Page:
Many smarter-than-I people have weighed in regarding a New York Times.com "review" of the new HBO miniseries Game of Thrones. I will admit that I am not familiar with the series, or the books that it is sourced from. However, my distaste for this piece (and that of many of the others commenting) stems from the seemingly circa 1950s view of gender-based preferences and roles.
Compounding this giant leap back in woman’s public equality are three points of curiosity for me, in order of levels of perplexity.
The first is that this article was apparently written by a woman. Seems assuming women are just dainty simpletons that lack the ability to think beyond their “book club” isn’t just an opinion for crusty old men from the 1950s anymore! (I do hope the oozing sarcasm is apparent enough here.)
Second is that this is a “review” associated with the New York Times. It seems that this is a periodical of note and as such seems subject to a higher standard. I’m not a subscriber, so I cannot say firsthand if I feel this reputation is deserved or not. I can only comment that a venerable media outlet that has as many loyal readers worldwide as this one does, might do well to not take this heightened position quite so lightly. Well, that is unless they believe themselves untouchable by so minor a setback in the grand scheme. As I said, I do not know and as such can only speculate.
The third point of curiosity is the “review” portion of the review. As is mentioned by others (see list below) there is not much in the way of mentioning in any discernible detail things such as plot, characters, actors, etc. It seems right to me that if you are going to call something a “review” you might make some effort to give as balanced assessment of the thing in question. Most reviews I have read seem to be aware that not everyone will outright share their opinion about something and allow for the chance for someone to like what they themselves might not. Opinions are what a reviewer is supposed to have (and thus why reviewers are more commonly called “critics”) but these tend to be best stated in a final summery of the review. It seems rather counter-intuitive to blast an opinion about something without giving any tangible information regarding the source of these specific opinions. Even more counter-intuitive is the decision of alienating a considerable portion of your potential readership instead of simply stating in summation that you didn’t like something and why.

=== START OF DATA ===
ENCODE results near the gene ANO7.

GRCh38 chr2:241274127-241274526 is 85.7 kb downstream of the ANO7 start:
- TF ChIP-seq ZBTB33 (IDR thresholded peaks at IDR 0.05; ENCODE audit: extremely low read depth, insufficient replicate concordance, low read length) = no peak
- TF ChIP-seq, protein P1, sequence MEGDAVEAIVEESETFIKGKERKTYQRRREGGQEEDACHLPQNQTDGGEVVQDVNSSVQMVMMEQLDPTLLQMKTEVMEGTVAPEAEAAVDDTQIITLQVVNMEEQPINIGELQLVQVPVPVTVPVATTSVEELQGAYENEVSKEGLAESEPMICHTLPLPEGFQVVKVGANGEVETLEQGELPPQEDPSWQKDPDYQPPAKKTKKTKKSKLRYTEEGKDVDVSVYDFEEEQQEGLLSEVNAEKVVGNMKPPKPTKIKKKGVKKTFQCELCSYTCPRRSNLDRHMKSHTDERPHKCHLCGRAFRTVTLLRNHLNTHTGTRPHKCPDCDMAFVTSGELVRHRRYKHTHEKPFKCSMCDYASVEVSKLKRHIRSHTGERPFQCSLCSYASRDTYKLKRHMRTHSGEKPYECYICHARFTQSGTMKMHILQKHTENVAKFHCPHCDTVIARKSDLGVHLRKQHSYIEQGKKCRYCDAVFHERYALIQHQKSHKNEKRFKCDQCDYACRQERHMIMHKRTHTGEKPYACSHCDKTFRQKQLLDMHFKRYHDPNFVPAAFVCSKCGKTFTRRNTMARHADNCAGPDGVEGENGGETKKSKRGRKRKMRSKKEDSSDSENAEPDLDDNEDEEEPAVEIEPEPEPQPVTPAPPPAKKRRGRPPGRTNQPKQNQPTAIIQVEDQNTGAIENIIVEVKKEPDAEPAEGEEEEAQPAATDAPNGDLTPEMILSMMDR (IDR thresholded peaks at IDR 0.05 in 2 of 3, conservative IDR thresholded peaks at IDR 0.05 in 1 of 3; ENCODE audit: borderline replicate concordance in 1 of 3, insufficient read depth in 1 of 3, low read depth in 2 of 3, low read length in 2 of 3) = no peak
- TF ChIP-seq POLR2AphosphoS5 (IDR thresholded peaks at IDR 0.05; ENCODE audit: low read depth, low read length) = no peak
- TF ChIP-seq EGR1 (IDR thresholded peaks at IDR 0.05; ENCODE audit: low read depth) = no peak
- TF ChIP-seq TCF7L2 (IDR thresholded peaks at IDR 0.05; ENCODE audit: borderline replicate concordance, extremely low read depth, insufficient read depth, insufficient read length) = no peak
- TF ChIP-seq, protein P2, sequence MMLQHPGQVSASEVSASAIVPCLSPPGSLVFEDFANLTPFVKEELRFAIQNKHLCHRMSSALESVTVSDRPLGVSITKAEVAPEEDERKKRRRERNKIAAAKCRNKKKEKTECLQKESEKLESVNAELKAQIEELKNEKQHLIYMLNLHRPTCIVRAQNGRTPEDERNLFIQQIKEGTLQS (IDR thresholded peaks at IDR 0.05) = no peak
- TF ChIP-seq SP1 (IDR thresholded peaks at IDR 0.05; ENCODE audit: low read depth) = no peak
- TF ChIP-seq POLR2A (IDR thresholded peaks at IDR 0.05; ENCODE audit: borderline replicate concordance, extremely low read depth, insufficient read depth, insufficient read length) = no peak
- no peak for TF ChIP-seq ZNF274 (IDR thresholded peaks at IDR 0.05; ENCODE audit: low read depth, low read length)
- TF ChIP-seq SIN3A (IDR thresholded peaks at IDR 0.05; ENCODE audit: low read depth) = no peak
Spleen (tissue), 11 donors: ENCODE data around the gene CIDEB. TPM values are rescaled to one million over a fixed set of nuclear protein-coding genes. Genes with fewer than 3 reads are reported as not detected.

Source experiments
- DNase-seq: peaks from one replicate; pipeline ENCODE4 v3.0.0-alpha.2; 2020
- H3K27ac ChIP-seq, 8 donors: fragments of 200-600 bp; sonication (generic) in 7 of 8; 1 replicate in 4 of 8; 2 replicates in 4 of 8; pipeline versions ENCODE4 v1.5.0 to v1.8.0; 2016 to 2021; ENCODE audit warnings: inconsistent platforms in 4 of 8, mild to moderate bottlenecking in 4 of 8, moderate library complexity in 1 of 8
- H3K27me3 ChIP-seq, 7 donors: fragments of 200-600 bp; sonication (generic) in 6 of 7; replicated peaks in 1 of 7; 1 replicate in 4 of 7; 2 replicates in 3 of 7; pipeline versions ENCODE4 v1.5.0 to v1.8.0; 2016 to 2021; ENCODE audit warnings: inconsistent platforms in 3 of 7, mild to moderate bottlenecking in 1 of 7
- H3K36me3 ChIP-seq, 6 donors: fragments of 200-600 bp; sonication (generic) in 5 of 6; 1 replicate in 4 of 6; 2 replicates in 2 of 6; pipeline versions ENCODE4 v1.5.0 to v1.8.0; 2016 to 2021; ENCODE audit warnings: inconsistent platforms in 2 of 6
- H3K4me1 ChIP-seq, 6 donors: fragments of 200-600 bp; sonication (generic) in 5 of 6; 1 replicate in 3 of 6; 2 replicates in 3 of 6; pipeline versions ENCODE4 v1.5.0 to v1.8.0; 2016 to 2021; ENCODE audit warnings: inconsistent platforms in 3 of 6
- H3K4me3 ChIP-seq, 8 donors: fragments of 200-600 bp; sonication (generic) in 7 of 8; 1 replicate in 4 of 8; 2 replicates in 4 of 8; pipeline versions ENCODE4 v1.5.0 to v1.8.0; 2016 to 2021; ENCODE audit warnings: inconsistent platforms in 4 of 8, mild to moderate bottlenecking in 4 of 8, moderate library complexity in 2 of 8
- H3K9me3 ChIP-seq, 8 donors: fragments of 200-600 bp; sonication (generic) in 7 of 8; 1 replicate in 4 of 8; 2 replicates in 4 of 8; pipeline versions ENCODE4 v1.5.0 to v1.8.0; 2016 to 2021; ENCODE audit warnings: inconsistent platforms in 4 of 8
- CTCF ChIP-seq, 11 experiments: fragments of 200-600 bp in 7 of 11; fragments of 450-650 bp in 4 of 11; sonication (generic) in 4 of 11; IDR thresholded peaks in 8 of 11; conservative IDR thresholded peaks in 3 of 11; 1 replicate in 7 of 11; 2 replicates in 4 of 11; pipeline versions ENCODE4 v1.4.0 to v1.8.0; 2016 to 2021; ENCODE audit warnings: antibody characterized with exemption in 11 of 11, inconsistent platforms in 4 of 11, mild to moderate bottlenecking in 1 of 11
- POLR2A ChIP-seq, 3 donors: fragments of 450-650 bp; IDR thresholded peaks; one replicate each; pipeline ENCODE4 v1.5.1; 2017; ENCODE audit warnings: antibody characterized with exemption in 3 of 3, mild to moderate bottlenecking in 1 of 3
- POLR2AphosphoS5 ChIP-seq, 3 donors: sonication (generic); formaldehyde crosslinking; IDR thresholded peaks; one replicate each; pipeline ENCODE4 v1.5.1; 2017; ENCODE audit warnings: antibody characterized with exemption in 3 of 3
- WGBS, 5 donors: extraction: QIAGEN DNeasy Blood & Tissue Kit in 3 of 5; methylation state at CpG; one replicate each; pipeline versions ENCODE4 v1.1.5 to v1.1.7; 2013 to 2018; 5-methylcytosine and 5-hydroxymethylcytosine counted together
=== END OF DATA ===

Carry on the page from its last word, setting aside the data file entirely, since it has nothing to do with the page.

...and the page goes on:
· The “review” in question: New York Times.com Review of "Game of Thrones" on HBO
· Jill Pantozzi at TheNerdyBird, this being where the rest of this (unedited save for mentioning of quotes in the final entry) list was found.
· Is Game of Thrones 'boy fiction?' via NYMAG.com
· New York Times Sets Feminist Movement Back With Game Of Thrones Review via Geek Girl on the Street/Bleeding Cool
· Why Is the Fact of Women Liking Sci-Fi and Fantasy So Hard To Believe? via Teresa Jusino
· Response to the NY Times Game of Thrones Review via Geek Girl with Curves, Amy Ratcliffe
· Today in New York Times navel-gazing via Reason.com
· 'Game of Thrones' Is Not 'Boy Fiction' via ThinkHero.com
· NYT says fiction is gendered, Geek Girls unite to tell them, "NO." via Carnival of the Random